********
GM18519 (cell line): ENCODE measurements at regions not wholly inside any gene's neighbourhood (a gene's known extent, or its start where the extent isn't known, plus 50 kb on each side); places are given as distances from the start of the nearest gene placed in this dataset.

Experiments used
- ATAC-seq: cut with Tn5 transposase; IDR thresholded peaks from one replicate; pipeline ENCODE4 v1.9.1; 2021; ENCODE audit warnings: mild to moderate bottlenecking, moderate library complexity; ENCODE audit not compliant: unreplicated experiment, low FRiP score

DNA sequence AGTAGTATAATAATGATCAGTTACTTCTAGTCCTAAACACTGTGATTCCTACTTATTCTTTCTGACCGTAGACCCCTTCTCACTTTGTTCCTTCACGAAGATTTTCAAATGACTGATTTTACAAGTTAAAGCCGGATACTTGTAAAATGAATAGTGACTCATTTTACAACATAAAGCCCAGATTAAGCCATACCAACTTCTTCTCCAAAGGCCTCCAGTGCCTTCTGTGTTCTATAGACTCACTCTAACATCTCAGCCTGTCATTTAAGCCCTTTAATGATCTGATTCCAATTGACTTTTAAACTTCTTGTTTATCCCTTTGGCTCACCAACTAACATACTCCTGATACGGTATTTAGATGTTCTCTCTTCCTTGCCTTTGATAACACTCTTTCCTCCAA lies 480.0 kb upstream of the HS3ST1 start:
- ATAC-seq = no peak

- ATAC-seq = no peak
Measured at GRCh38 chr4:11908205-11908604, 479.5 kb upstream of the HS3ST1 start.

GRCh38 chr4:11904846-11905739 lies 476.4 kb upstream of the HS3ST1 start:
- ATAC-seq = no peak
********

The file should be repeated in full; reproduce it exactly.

GM18519 (cell line): ENCODE measurements at regions not wholly inside any gene's neighbourhood (a gene's known extent, or its start where the extent isn't known, plus 50 kb on each side); places are given as distances from the start of the nearest gene placed in this dataset.

Experiments used
- ATAC-seq: cut with Tn5 transposase; IDR thresholded peaks from one replicate; pipeline ENCODE4 v1.9.1; 2021; ENCODE audit warnings: mild to moderate bottlenecking, moderate library complexity; ENCODE audit not compliant: unreplicated experiment, low FRiP score

DNA sequence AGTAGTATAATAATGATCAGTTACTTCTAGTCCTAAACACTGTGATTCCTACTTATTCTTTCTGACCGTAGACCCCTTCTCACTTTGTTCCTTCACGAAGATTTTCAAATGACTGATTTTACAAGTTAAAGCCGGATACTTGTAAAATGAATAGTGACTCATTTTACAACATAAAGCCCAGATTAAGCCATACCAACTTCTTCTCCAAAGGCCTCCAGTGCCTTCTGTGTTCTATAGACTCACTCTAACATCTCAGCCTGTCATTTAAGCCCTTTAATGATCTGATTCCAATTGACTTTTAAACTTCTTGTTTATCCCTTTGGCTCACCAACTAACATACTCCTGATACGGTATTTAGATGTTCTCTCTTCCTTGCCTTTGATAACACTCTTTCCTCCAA lies 480.0 kb upstream of the HS3ST1 start:
- ATAC-seq = no peak

- ATAC-seq = no peak
Measured at GRCh38 chr4:11908205-11908604, 479.5 kb upstream of the HS3ST1 start.

GRCh38 chr4:11904846-11905739 lies 476.4 kb upstream of the HS3ST1 start:
- ATAC-seq = no peak